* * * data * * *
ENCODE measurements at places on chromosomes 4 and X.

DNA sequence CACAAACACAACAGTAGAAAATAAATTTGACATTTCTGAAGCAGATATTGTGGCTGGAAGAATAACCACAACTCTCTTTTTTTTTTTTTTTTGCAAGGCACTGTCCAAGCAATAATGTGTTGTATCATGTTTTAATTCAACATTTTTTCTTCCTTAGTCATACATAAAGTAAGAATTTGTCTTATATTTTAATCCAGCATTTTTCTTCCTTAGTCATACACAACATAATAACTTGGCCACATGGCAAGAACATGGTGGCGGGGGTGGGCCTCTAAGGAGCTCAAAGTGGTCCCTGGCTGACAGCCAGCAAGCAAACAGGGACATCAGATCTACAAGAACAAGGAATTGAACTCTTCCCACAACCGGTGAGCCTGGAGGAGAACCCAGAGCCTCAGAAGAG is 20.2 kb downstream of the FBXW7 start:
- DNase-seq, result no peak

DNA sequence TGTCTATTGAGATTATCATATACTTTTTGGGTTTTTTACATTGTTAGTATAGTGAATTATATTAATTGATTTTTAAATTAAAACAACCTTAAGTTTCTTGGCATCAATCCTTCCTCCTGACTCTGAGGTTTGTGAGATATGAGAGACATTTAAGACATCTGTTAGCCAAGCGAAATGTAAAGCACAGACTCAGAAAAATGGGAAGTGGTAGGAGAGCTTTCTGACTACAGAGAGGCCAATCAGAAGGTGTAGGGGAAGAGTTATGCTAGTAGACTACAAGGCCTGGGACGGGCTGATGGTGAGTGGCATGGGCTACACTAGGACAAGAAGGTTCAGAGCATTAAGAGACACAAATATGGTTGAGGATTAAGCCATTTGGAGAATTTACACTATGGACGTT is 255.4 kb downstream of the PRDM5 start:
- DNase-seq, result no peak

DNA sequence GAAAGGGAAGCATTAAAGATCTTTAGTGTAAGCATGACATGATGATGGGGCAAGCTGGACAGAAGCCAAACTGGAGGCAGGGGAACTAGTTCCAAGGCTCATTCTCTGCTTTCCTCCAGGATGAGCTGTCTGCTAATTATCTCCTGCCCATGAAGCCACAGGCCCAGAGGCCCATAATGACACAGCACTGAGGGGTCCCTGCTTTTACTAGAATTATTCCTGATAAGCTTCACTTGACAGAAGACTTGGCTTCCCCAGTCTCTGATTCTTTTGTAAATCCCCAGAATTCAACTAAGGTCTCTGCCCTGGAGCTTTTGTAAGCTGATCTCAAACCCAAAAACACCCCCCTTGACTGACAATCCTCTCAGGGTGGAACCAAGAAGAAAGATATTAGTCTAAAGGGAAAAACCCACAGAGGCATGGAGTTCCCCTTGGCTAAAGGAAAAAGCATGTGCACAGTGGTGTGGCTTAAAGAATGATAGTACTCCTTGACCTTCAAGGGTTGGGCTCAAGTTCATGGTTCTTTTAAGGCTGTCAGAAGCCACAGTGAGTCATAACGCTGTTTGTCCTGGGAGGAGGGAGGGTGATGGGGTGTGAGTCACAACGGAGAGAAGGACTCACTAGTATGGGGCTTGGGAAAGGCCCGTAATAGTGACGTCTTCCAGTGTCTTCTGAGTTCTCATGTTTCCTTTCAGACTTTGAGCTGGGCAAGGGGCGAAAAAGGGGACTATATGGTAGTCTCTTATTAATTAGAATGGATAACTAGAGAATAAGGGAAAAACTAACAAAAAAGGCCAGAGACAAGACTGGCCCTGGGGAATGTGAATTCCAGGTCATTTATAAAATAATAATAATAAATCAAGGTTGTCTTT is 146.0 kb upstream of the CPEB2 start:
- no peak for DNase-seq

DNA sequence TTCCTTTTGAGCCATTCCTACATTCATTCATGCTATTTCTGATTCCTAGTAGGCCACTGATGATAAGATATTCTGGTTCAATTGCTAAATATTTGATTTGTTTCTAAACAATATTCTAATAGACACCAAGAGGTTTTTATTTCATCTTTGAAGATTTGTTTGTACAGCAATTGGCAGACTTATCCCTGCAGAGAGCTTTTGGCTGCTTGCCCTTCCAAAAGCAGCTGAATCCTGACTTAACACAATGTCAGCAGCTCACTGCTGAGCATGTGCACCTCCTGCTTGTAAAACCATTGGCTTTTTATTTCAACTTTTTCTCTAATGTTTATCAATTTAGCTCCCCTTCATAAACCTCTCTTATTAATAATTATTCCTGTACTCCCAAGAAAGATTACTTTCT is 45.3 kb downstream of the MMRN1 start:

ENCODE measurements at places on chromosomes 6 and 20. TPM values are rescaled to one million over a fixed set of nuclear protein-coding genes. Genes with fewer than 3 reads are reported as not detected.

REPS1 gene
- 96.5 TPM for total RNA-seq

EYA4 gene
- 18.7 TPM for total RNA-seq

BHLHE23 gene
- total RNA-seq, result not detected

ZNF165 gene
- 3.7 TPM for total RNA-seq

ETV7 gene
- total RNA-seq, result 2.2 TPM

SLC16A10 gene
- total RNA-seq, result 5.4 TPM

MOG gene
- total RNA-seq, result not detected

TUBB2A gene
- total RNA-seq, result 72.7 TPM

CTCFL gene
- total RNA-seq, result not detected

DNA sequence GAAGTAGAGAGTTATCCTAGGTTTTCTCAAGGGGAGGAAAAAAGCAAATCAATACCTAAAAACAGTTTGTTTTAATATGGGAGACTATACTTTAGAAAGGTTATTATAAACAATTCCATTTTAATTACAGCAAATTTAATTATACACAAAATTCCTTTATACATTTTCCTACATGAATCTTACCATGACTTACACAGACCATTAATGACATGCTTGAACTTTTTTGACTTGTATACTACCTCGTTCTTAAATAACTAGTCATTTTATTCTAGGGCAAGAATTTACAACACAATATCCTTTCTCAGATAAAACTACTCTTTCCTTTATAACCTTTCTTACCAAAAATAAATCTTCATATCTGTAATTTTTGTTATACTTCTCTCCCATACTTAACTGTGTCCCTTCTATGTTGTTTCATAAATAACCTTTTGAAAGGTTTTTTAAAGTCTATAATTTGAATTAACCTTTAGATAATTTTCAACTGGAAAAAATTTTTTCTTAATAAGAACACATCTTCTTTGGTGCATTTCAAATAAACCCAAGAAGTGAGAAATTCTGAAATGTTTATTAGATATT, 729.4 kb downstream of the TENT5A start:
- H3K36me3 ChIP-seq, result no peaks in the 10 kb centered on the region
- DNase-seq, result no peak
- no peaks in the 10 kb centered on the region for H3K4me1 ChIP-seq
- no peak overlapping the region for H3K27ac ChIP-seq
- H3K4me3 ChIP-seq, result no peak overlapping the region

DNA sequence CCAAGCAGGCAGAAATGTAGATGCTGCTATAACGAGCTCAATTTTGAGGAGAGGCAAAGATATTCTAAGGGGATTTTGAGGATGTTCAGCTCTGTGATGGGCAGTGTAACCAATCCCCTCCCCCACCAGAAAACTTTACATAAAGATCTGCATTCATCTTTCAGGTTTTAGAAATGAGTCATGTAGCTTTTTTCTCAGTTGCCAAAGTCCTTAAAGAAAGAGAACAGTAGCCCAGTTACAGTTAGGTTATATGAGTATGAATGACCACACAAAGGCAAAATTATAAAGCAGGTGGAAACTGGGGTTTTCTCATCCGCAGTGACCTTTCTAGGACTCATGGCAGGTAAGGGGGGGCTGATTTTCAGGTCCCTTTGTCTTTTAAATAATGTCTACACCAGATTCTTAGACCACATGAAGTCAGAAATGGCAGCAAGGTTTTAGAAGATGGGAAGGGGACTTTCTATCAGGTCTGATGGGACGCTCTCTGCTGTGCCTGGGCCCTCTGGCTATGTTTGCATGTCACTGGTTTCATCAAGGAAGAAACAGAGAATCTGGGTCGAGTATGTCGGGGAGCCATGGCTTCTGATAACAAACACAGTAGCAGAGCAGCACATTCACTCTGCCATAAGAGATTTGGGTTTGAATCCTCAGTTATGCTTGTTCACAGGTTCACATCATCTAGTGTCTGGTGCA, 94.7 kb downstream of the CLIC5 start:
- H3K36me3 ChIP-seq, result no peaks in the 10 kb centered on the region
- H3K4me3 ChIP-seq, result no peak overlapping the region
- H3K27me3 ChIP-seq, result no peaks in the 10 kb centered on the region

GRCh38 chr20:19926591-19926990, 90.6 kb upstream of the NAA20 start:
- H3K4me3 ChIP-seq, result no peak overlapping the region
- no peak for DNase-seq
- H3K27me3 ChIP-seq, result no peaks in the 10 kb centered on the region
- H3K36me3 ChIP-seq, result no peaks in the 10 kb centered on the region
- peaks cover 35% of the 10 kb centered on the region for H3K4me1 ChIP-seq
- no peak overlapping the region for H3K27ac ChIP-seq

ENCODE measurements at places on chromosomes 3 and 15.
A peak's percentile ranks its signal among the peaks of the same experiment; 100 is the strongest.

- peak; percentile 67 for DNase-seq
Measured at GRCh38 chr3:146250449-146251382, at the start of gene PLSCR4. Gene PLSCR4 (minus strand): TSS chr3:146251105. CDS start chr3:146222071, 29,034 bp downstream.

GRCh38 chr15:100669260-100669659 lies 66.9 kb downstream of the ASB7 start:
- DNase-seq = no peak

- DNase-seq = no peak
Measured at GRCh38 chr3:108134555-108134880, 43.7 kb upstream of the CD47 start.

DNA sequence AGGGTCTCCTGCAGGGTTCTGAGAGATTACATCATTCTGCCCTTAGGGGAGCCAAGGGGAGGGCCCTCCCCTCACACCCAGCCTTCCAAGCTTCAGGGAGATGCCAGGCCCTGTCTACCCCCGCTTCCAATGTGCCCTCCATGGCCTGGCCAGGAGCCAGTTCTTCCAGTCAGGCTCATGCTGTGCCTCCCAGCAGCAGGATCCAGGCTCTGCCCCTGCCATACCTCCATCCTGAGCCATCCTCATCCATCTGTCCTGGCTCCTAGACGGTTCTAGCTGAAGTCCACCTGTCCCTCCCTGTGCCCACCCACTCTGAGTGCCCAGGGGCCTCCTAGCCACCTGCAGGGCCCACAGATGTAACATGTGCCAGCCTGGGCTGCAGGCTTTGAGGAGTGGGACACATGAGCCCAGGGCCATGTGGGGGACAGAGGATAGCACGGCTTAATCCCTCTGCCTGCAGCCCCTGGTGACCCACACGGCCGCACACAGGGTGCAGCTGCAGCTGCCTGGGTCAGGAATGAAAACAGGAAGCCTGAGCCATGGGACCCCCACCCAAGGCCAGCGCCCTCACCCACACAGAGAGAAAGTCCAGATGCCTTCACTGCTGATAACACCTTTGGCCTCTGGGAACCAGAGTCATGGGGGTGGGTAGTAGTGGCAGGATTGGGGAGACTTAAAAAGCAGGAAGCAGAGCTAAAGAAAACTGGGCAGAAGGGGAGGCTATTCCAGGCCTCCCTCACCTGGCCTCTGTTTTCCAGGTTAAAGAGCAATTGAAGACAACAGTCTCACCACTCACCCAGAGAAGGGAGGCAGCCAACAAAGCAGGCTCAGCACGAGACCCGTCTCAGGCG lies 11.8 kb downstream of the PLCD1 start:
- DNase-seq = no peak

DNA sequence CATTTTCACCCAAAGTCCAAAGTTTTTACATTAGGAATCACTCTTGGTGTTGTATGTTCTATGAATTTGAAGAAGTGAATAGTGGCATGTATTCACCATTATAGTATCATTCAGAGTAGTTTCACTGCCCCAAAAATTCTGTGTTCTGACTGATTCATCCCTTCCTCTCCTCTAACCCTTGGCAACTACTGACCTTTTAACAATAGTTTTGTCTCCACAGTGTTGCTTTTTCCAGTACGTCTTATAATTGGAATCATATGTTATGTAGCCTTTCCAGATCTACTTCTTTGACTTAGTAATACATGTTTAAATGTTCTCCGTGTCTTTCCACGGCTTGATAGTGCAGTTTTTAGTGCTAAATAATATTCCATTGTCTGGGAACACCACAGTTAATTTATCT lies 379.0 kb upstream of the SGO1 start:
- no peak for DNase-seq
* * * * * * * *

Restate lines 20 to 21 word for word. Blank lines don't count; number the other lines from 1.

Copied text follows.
SLC16A10 gene
- total RNA-seq, result 5.4 TPM